Julianne Bowman, the EEOC’s district director in Chicago, said in a statement Friday that Walmart’s alleged refusal to accommodate the pregnant workers amounted to a violation of federal law.

“What our investigation indicated is that Walmart had a robust light duty program that allowed workers with lifting restrictions to be accommodated,” she said. “But Walmart deprived pregnant workers of the opportunity to participate in its light duty program. This amounted to pregnancy discrimination, which violates federal law.”

The EEOC said it is seeking “full relief, including back pay, compensatory and punitive damages, and non-monetary measures to correct Walmart’s practices going forward.”

In a statement Friday, Walmart spokesperson Randy Hargrove responded to the suit, saying the company’s anti-discrimination policies were in full compliance with the law.

“Our accommodations policy has been updated a number of times over the last several years and our policies have always fully met or exceeded both state and federal law,” he said.

The nation’s largest private employer, Walmart is reportedly facing similar lawsuits in other states, including Illinois and New York. In May last year, Hargrove issued a statement insisting the company was “a great place for women to work.”

According to Reuters, the company requested to have the Illinois suit tossed out earlier this year, but was denied. The New York suit is currently pending.

This article was originally published at ThinkProgress on September 22, 2018. Reprinted with permission. 

About the Author: Melanie Schmitz is an editor at ThinkProgress. She formerly worked at Bustle and Romper. Send her tips here: mschmitz@thinkprogress.org.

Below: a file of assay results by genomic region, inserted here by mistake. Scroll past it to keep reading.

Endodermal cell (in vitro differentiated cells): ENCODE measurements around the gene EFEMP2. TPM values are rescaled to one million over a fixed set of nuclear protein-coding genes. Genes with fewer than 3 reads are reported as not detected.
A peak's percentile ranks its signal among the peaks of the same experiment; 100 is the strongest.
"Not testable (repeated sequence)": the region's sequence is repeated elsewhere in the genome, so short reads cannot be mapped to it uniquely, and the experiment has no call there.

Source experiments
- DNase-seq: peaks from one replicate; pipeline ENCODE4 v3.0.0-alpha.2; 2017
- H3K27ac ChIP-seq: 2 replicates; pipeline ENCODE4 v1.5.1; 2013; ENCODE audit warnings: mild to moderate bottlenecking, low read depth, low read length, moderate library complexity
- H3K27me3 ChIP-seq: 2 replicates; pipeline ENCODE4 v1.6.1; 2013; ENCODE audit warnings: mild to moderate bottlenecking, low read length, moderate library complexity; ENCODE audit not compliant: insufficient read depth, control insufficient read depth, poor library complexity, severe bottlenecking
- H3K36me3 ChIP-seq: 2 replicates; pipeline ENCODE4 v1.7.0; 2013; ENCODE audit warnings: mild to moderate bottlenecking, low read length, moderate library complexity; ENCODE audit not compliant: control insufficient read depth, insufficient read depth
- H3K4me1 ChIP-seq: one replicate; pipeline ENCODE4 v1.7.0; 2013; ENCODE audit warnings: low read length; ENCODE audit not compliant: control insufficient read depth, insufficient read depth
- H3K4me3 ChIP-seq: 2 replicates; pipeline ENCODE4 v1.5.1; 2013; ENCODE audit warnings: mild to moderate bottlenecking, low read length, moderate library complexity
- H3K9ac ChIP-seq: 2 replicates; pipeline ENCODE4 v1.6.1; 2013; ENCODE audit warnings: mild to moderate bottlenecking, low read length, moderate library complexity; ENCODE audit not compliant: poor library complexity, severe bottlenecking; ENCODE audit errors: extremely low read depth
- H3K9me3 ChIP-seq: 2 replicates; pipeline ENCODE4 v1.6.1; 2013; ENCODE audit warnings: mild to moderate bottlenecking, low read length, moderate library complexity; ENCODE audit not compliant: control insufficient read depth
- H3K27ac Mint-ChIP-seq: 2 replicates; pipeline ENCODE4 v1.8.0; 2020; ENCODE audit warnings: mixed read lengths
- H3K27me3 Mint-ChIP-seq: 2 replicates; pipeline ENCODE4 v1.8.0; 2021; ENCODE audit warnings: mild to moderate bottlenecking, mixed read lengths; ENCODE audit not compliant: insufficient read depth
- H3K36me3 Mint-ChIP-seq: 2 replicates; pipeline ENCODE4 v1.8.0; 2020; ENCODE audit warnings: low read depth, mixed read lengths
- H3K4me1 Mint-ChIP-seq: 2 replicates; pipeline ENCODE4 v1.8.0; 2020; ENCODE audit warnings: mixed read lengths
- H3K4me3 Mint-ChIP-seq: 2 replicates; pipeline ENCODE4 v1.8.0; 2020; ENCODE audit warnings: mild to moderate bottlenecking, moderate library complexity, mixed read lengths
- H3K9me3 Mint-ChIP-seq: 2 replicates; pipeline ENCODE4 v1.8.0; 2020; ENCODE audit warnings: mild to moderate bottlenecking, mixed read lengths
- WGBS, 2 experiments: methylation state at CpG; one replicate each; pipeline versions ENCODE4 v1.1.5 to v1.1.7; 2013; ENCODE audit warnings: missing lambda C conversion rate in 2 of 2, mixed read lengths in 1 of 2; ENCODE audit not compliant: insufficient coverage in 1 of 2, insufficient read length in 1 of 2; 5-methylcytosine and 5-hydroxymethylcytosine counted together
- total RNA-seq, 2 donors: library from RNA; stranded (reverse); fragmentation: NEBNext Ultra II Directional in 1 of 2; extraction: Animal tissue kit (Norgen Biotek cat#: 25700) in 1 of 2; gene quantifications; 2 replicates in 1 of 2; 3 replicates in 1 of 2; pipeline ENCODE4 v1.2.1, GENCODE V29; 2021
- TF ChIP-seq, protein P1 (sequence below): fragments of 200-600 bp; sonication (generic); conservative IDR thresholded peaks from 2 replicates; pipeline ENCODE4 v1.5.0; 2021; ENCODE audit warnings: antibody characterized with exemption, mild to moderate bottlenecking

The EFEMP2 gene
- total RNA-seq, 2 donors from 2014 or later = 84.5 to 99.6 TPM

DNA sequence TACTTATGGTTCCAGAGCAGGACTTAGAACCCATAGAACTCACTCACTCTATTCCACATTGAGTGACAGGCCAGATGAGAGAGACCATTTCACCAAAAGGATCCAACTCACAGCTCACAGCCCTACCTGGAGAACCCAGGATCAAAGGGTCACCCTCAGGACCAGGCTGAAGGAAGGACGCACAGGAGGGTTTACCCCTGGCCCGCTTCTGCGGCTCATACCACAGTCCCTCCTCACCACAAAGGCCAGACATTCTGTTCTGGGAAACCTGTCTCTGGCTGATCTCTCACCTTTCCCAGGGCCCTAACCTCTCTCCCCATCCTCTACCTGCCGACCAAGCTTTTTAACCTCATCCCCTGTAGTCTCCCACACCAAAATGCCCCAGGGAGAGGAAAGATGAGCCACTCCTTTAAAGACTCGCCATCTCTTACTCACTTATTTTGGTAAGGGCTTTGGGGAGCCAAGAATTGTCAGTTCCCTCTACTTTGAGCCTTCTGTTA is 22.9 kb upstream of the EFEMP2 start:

Investment Bank Allegedly Retaliated Against Employee After She Announced Her Pregnancy

Friday, August 19th, 2016

Bryce CovertAfter working at the investment bank Jefferies Group for nearly 12 years, Shabari Nayak thought she was on track to become a managing director — especially after bringing her firm $3.75 million in revenue.

But then last year she got pregnant. In a lawsuit filed against the bank on Wednesday, she says everything changed after she announced that she would be having a baby.

Nayak “delayed announcing her pregnancy as late as possible because she feared her career would be derailed,” according to her lawyer Scott Grubin.

Her fears were quickly realized, she alleges. She claims that when she told her direct supervisor of the pregnancy in August of last year, he told her that her “priorities would be changing” after she had her child and offered to help her find a job that was “less demanding,” potentially in the human resources department. She declined, preferring to stay on track for a managing director position.